Reference Library: Mui Zyu Wanted to Sample the Sounds of Her Family’s Restaurant

The artist on recapturing the noise of her youth.

The banquet of sounds at our family Chinese restaurant became a familiar lullaby that backdropped large portions of my youth. This blurry mix of noise, usually heard through the floor while I was upstairs working on homework or working on sleeping, was uniquely comforting. That feeling is something we chased on my new album.

My debut record, Rotten Bun for an Eggless Century, is about self-exploration and identity, at times told through a lens inspired by fantasy video-games and Chinese folklore. In the process of pulling together the themes for this collection of songs, I reflected on my own childhood and began to uncover sounds from my memory. In addition to the obvious — like my parents singing along to their favorite Cantonese pop songs (by Faye Wong, Jackie Cheung or Priscilla Chan), or the sounds of Disney singalong videos — one particular collection of sounds was more omnipresent than I’d fully appreciated at the time: the sound of our family restaurant.

My family moved to Ireland from Hong Kong in the 1970s. Like many immigrant families, my grandparents opened a restaurant offering a cuisine somewhat representative of their own culture in a configuration that would be palatable for locals. My parents took over the family business and moved several times, trying life in different places — Sligo, Dublin, Belfast, then coming over to England where I spent most of my childhood. 

Periods of this time were soundtracked by the hubbub of our restaurant. For the most part I would be hearing these sounds filtered by walls and floors in the flat upstairs. I could hear the busy kitchen, my dad shouting in Cantonese, wok’s smashing against burners, cutlery and crockery clattering juxtaposed with the more serene calm of the dining room where I could hear a gentle murmur of happy customers, the same CDs on repeat (an unlikely mix of Celine Dion, Teresa Teng, and Rod Stewart) and tipsy guests wandering out in to the car park. The combination of these sounds were comforting for a tiny me trying to sleep upstairs. It felt as though the world was moving fast and I would be checking out momentarily to doze, unnoticed. It was a soothing sound to accompany the transition from wake to sleep — that I’d only come to appreciate later when I’d struggle to nod off in “silence.”

Fast forward many moons to when I started working on my debut album — this feeling would be among several from my childhood I wanted to be present in either the making of the album or literally in the recordings themselves. Lucci (who I made the record with) and I usually had our dictaphone with us when we’d go for walks or to eat and captured lots of sounds from Chinese restaurants in London. I also asked my parents to send me voice notes too (from Hong Kong, where they now live). My dad would send me voice notes of recipes for me to try, and my mum often sent short messages, usually asking if I’ve gone to pick up the Chinese dried ingredients from the most recent family member to return to the UK from Hong Kong. These recordings are forefront on some of the album tracks as well as hidden at the back on others. Some of them are intentionally placed far away to conjure these memories, or whispered quietly in gaps in the music. Sometimes when we were writing, the deadness of the room could feel overbearing so we’d play our field recordings in the background while we wrote songs on top — less judged by the silence.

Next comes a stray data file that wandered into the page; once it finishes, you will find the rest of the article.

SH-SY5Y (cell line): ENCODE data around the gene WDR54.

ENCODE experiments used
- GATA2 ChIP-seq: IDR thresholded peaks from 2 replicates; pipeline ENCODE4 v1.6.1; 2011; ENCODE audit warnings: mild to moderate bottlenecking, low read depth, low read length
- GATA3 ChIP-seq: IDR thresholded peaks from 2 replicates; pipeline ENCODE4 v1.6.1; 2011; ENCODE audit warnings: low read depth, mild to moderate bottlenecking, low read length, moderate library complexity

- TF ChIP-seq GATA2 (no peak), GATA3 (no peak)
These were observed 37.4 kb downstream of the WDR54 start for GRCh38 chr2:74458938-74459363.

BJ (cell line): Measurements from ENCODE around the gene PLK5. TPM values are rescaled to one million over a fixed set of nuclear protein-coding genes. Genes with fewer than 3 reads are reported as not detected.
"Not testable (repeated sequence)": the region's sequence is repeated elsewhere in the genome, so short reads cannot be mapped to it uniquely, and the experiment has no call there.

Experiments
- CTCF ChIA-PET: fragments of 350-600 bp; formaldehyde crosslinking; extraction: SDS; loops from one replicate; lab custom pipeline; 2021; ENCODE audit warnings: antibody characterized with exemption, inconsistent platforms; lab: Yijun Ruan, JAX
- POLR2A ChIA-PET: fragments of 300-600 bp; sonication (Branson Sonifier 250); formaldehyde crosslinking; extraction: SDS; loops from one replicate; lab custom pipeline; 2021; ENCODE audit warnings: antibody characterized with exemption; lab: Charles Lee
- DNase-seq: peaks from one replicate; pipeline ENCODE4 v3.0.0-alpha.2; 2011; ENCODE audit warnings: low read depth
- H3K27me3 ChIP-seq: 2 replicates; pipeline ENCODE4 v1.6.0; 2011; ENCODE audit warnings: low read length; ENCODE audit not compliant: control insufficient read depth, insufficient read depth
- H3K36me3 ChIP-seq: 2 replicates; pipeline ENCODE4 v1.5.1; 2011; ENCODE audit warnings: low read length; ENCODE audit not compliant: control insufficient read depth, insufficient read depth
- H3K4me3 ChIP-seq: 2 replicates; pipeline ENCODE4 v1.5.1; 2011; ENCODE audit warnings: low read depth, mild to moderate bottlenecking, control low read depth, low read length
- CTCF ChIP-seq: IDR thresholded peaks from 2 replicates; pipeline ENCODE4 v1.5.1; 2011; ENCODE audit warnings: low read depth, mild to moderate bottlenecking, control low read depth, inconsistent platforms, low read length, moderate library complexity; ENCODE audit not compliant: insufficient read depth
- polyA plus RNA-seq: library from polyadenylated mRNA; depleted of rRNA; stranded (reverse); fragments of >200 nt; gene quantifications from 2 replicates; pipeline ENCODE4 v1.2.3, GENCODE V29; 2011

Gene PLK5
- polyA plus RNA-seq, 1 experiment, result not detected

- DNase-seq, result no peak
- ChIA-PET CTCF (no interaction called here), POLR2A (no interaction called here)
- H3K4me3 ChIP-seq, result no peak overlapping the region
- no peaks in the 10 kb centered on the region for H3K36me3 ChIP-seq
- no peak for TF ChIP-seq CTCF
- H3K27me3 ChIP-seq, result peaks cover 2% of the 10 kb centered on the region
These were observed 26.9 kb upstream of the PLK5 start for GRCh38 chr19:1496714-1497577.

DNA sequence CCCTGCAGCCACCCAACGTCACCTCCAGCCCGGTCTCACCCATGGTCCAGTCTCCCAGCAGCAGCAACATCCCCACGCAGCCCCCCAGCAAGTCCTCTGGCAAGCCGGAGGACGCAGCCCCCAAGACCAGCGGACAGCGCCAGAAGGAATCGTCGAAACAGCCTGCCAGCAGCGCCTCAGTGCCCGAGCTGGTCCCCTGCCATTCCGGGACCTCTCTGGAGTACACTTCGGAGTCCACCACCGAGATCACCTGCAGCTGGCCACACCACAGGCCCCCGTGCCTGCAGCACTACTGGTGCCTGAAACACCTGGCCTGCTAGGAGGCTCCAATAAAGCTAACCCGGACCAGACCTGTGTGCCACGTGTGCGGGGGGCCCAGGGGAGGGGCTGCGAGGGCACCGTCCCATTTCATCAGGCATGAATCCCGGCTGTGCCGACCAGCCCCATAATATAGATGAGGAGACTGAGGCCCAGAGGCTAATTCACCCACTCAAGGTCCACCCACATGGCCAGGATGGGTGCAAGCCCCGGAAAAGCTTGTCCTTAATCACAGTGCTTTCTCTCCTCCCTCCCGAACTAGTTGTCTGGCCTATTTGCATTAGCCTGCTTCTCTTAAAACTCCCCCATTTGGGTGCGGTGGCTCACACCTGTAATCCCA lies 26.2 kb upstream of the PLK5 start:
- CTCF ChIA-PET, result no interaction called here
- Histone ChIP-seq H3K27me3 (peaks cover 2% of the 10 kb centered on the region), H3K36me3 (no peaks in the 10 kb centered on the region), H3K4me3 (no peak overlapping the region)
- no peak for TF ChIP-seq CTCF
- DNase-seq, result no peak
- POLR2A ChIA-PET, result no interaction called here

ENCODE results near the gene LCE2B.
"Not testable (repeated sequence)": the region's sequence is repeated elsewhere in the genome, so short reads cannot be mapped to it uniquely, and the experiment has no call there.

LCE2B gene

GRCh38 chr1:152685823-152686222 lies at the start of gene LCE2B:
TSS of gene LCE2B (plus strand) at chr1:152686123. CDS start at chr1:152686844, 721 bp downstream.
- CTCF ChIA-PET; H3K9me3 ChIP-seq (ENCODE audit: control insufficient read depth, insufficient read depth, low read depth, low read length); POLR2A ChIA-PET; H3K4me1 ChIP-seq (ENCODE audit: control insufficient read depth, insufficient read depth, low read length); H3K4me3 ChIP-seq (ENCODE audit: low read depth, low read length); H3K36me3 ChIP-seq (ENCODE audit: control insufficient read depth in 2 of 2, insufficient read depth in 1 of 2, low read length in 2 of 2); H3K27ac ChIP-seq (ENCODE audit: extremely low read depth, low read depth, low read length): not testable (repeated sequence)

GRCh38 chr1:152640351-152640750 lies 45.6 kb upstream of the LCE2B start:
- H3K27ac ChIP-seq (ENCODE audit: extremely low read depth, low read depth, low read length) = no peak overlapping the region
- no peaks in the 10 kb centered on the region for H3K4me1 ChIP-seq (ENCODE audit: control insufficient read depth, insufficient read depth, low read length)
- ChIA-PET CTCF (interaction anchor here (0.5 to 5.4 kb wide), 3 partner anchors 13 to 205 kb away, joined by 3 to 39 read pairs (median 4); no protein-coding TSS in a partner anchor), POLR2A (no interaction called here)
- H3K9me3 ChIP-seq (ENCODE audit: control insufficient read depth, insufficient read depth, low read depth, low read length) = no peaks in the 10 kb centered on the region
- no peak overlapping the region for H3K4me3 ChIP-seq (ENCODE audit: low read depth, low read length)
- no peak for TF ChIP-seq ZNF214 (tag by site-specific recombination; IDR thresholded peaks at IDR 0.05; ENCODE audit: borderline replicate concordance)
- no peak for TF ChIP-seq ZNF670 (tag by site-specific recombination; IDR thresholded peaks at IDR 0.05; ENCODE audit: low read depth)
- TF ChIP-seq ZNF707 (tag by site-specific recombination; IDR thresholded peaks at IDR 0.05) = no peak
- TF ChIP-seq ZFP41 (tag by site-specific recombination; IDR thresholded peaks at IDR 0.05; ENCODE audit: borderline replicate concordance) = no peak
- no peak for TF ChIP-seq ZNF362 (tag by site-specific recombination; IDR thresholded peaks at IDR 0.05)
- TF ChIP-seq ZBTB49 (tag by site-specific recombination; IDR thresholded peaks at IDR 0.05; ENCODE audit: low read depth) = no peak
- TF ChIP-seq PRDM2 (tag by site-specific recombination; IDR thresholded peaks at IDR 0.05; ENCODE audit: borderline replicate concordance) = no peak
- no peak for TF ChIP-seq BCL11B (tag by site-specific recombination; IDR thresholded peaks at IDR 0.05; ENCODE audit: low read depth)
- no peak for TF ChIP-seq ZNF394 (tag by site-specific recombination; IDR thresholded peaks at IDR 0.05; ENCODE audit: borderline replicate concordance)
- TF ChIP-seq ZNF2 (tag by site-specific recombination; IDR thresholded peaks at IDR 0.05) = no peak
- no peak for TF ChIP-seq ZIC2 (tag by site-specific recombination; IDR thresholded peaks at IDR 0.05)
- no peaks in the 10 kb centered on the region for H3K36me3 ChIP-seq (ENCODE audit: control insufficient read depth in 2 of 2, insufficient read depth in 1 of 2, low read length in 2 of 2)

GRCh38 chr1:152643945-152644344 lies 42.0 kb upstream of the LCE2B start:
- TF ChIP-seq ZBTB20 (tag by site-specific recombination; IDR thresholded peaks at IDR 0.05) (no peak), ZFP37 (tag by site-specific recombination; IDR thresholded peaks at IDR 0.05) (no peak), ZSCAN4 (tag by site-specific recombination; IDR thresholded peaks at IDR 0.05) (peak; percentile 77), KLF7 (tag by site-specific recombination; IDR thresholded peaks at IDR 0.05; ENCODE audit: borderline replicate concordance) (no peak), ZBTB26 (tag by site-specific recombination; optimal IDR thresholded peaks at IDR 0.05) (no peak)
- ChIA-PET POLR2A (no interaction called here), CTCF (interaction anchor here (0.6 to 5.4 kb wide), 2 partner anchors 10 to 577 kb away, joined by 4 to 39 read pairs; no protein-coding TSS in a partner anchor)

Since we worked on this record, I feel even more tuned in to sounds around me all the time. For the most part, this has been a wonderful shift in my consciousness. Abrasive sounds that used to cause me stress are now intriguing — I’ll think about how they are made, what is causing the friction, how the air is moving, and I might even try to find rhythms in the chaos. I have welcomed this new found relationship with my sonic surroundings and wonder if it’s played a role in my overall wellbeing. 

The ambient sound in video games can be so immersive and therapeutic too. We worked on this record in 2022 during the COVID-19 pandemic. After hectic shifts at my day job, I’d open Zelda or Skyrim on my Nintendo Switch and place the character in spots of the game I liked the ambient sound of, like taverns or stables, then get on with whatever chores I had to sort around the flat — pretending I was a kid again, but now next door to a weird fantasy family restaurant where a dragon or moblin might come and kill me at any moment. 

Ironically, I now live above a restaurant again, but I’m a few floors up and hear nothing — so I have to fake it instead.

(Photo Credit: Holly Whittaker)

Mui Zyu is the solo project of the Hong Kong-British artist Eva Liu (of the band Dama Scout). Her debut record Rotten Bun for an Eggless Century is out now on Father/Daughter.

(Photo Credit: Holly Whittaker)